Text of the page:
UCL has been ranked 7th globally and top in the UK for its research output relating to Covid-19 in the first months of the pandemic.
The analysis published in the journal Scientometrics looked at all research published worldwide in the first five months of the pandemic between January and May 2020. In this period almost 15,000 papers – around 100 a day – were published in a total of 525 journals from 240 academic publishers.
UCL was responsible for the seventh-highest number of publications globally and the highest number in the UK with a total of 170 publications - behind institutions in China, Italy and the US.
A separate list suggests UCL remains at number 7 globally up to March 2021 – with a total of 970 Covid-19 publications.
Much of the research output of UCL has been in clinical research where the close partnership between UCLH and UCL has enabled insights from hospital clinics to drive clinical research at UCLH and beyond.
Key UCL/UCLH research during the pandemic include developing a life-saving CPAP device now used across NHS hospitals and around the world; being a leading site in vaccine trials; and contributing to the discoveries that the drugs dexamethasone and remdesivir can improve outcomes in hospitalised patients.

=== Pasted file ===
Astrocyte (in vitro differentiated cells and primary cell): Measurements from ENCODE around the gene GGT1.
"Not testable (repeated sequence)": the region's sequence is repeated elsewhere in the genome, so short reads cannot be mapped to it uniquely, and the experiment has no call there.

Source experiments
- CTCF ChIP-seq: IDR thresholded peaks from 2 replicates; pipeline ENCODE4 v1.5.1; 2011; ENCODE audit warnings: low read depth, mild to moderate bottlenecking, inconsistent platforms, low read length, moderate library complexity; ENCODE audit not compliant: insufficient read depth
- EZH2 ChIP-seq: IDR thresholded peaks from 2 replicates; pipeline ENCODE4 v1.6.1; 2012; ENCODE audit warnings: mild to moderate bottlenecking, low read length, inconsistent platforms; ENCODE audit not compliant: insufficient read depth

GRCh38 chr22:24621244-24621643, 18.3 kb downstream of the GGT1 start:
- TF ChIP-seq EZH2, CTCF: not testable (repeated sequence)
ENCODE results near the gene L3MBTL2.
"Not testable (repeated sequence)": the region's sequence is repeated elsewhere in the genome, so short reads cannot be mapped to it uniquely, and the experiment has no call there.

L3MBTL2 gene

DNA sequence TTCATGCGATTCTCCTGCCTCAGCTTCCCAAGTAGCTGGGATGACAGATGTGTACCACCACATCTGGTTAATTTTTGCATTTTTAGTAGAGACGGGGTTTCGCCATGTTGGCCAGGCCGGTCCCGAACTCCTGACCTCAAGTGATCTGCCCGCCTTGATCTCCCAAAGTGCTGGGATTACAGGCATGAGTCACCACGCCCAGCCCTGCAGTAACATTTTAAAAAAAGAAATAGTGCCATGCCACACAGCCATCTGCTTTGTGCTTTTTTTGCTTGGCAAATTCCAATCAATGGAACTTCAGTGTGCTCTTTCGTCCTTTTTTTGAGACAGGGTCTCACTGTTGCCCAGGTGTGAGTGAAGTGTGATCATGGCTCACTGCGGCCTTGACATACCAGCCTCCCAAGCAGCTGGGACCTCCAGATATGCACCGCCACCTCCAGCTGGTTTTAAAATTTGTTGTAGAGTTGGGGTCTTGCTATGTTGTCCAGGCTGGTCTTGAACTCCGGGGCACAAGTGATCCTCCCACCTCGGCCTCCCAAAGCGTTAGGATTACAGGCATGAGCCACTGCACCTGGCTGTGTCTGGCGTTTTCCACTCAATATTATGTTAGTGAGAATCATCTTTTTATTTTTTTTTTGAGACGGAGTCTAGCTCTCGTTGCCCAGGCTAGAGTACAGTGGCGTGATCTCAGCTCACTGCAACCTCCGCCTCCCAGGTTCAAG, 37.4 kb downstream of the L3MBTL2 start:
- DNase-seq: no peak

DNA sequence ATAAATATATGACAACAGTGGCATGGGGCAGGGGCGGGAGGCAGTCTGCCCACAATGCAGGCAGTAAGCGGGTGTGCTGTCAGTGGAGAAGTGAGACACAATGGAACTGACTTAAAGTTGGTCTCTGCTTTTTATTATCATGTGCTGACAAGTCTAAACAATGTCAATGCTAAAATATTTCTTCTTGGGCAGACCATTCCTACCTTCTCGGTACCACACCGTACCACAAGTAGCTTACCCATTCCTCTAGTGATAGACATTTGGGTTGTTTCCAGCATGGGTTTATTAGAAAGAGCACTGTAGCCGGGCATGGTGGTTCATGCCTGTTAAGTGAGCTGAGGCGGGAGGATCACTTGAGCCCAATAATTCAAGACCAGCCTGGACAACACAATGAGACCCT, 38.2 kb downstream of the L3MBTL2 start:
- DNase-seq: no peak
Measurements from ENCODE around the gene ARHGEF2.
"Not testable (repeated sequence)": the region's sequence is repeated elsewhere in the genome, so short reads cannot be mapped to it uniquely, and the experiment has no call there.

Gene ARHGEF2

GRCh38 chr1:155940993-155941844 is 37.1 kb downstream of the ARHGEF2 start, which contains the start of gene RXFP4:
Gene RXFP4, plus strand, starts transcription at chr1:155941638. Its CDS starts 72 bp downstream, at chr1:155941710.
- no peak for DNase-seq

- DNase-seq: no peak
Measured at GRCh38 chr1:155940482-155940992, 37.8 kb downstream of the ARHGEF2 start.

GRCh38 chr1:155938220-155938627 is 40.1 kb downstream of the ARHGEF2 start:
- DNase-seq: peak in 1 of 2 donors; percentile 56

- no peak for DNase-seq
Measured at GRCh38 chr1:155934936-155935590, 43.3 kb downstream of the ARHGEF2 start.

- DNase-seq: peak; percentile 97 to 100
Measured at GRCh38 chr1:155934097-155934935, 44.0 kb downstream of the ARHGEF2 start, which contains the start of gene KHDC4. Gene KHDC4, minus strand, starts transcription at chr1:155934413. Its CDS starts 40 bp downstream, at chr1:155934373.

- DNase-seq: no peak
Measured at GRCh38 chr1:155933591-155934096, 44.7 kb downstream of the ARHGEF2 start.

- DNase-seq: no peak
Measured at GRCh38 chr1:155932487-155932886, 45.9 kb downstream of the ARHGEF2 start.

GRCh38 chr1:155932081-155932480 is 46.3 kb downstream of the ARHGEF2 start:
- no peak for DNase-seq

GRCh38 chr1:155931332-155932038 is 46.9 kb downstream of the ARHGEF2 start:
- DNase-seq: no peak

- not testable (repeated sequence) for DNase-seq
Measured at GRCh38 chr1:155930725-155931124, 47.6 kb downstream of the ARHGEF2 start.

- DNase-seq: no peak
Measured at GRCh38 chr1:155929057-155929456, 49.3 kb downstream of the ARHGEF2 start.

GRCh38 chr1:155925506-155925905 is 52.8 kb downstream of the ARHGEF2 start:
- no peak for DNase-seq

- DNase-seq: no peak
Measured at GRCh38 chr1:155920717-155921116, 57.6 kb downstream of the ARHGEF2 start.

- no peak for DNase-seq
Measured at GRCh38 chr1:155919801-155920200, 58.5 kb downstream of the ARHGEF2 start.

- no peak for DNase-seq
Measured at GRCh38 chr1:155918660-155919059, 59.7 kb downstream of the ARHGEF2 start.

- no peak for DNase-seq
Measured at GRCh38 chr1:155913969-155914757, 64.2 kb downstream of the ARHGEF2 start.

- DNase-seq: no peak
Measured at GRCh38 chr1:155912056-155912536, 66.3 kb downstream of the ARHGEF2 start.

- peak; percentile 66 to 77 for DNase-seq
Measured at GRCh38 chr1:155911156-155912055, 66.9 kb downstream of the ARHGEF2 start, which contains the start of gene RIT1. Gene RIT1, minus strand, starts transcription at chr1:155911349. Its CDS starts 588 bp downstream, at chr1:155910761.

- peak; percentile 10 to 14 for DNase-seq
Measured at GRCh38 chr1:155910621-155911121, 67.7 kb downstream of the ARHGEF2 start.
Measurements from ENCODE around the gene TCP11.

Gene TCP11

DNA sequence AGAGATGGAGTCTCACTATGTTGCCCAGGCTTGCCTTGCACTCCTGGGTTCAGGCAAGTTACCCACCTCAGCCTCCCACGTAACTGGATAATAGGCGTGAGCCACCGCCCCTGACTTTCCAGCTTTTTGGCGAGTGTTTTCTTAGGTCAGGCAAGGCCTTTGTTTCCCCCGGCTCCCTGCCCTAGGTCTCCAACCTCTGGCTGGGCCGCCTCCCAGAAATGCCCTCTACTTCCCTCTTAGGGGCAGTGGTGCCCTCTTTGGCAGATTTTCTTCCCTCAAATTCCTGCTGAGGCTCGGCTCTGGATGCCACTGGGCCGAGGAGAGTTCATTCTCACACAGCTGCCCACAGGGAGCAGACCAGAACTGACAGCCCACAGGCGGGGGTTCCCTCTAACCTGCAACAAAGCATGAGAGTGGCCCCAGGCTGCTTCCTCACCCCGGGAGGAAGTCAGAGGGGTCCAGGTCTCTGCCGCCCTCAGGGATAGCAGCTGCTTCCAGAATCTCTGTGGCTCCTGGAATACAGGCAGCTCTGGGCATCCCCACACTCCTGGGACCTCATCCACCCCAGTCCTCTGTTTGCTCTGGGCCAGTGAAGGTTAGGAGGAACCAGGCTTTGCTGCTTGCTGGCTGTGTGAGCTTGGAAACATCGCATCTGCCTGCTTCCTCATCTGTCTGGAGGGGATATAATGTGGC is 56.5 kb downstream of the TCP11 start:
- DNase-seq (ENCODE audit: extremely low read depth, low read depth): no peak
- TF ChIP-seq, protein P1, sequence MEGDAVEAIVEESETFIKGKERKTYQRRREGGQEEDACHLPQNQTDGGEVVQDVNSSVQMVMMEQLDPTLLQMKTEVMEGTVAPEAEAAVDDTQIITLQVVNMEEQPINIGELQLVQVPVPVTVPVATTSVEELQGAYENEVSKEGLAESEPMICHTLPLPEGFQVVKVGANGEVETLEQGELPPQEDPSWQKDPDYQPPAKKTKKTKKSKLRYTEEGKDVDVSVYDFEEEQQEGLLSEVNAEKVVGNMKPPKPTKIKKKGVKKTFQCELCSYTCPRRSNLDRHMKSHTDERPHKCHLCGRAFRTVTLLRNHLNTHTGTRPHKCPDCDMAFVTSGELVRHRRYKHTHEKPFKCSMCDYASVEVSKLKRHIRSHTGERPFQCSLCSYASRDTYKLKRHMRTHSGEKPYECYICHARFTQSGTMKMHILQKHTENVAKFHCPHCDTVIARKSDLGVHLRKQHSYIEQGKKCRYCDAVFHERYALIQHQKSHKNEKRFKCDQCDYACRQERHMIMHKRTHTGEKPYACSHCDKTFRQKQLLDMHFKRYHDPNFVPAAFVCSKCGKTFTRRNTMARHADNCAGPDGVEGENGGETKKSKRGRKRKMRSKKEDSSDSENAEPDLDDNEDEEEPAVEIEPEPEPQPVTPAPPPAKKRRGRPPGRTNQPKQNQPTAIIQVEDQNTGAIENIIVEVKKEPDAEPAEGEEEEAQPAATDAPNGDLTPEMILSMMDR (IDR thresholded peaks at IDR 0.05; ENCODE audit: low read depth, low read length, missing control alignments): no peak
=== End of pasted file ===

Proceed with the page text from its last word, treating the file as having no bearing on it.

And UCLH/UCL Prof Marie Scully was the first UK clinician to spot the link between a Covid-19 vaccine and rare cases of blood clotting with a low platelet count.
The analysis of research around the world was based on figures gathered using Scopus, a widely used database of publications which has a powerful search interface.
Overall, most publications in the first five months of the pandemic related to the fields of virology, immunology, epidemiology, pharmacology, public health, critical care, and emergency medicine.
80% of research was made freely available, and 93% of research was published in the English language. The author of the analysis welcomed the fact that 80% of research was collaborative.